A walk on the Cliff Walk -- 08/09/07

This is how Wednesday began -- very, very foggy.

The forecast was for 40 to 50 percent chance of rain showers and/or thunderstorms.

And, indeed, it rained on and off for most of the morning, complete with rumbles of thunder from time to time (although nothing like the fierce storms that soaked the New York City area).

Around noon the rain had stopped and the sky began to clear.
Our street (our mailbox) around six-thirty Wednesday morning.
By mid-afternoon we had blue skies and bright sunshine, so Nancy and I drove over the bridges to Newport. (Yes, and last week's bridge collapse in Minneapolis did add a certain amount of - uh - increased attention to the process of driving over such long and imposing bridges.)

Our plan was to take a walk on the Newport Cliff Walk, the famous public right-of-way that winds above three and a half miles of Newport's coastline with a drop-off to the waves below on one side and some of Newport's most imposing mansions on the other. We picked a Wednesday for this expedition because a former colleague, Diane Blue, a very talented blues singer who had left the corporate software world to follow her dream, was performing Wednesdays during July and August at the West Deck at Waite's Wharf in Newport. (So if you are in the area, you still have an opportunity to catch her performance... if not, you can listen to some samples here.)
Mrs. Vanderbilt's Tea House (on the grounds of Marble House, one of the palatial Vanderbilt estates) was built above the walk so that nothing would interfere with her views of lower Narragansett Bay and the Atlantic Ocean. (Marble House was built by Mr. and Mrs. William Vanderbilt, a younger brother of Cornelius Vanderbilt II who built The Breakers... both of them grandsons of the Cornelius Vanderbilt who founded the family fortune in steamships and the New York Central Railroad.) At this point Cliff Walk goes through a long tunnel and then becomes much rougher (and more hazardous) for the remaining mile and a half. This spot is about two miles down the Cliff Walk from its northern end. Until this point the walk has been paved (except for one short section where you had to step from rock to rock) and here is where Nancy and I turned around to head back to our car (which we had parked at Easton's Beach (the beach where I had stopped on my way home from my last day at the office)..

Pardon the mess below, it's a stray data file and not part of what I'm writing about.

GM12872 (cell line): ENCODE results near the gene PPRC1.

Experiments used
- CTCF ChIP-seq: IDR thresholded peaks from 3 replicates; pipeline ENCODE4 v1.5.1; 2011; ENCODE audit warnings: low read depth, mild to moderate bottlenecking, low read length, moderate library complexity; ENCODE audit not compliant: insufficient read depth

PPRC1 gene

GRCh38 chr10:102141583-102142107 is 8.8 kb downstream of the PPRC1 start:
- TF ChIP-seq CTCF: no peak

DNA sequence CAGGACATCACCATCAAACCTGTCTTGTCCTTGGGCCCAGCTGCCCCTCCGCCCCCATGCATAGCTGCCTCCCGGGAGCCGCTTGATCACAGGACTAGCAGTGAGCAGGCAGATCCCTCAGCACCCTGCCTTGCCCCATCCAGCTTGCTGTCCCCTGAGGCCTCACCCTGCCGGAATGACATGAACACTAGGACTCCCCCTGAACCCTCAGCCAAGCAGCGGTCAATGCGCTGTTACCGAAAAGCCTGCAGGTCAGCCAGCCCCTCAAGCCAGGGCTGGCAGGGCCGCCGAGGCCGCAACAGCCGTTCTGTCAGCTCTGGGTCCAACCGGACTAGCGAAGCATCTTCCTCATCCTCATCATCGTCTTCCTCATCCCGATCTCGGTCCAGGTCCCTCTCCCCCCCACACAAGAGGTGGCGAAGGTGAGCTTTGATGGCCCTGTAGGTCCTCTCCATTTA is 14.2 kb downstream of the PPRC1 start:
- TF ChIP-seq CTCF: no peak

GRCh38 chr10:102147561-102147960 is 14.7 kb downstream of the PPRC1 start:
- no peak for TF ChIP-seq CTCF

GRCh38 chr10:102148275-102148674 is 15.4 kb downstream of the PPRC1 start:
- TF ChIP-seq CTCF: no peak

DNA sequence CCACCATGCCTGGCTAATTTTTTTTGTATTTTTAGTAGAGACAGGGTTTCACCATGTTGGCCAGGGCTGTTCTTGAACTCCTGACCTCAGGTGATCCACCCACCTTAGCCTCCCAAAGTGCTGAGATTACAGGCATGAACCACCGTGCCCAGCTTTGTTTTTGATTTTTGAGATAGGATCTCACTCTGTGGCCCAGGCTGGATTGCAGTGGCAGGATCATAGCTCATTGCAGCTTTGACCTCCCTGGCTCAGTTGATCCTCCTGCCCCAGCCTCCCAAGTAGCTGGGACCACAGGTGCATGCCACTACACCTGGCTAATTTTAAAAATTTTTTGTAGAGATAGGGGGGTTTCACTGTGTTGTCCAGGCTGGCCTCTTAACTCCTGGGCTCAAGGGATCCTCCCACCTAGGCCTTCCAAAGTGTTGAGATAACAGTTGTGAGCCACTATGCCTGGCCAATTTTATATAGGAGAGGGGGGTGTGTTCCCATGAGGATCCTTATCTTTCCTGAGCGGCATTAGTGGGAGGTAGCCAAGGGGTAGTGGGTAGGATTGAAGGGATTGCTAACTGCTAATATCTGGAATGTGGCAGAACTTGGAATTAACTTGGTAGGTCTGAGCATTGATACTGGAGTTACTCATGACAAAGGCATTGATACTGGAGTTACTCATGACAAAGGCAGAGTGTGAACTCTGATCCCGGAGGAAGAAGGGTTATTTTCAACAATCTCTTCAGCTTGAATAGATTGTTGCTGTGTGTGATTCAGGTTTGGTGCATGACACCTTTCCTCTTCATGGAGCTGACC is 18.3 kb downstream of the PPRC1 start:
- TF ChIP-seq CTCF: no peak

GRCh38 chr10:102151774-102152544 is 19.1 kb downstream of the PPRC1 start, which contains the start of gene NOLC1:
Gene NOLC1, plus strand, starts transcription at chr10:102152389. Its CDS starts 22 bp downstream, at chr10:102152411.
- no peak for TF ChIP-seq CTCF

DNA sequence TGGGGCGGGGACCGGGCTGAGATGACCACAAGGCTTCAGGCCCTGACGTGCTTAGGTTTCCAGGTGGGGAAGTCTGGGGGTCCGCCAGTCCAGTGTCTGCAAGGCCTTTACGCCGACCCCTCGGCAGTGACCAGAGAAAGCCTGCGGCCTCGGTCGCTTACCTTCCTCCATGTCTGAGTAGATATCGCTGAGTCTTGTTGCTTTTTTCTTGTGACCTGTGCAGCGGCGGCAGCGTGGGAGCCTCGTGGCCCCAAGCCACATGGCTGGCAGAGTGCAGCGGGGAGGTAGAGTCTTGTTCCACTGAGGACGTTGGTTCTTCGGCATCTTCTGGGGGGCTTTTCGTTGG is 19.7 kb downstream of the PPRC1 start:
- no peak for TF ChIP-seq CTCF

There are a number of spots along the walk where you could easily spend an hour just watching the waves break against the base of the cliff. (This is near an area where the more daring surfers like to ride the waves coming in from the Atlantic -- Looking at the ocean you can quickly realize how "The Breakers" mansion got its name.)
The blue sky and sunshine have suddenly disappeared, replaced by gray clouds. Some foolish tourist ignores the ominous rumbles of thunder and pauses to have his picture taken. (At the time this picture was taken, the darkness on the front of my shirt is from perspiration, not rain. That will soon change.)
This is The Breakers -- which we had visited a few weeks ago -- viewed this time from the outside of the chainlink fence that separates it from the Cliff Walk.

There had been some light but intermittent rain. In a few more minutes it will rain quite heavily for a few minutes -- long enough to get us quite wet -- and yet by the time we get back to the car, the clouds will have moved on and there will again be bright sunshine.

I drove us on a quick tour of some parts of Middletown that Nancy had never seen -- out past the Middletown beaches where the turn-around point is on the five mile race that Jill and I often run on Thanksgiving morning, and the spot on the hill by St. George's School where in recent years I have had to switch from a run to a walk for a hundred yards or so.

We then drove into Newport, but as we circled about trying to find a parking space near the restaurant (on Thames Street) we began to think about how wet we were and how uncomfortable it would be to sit in an air-conditioned restaurant -- so we decided to come back for dinner and music next Wednesday night and headed home to take showers and get into dry clothing.

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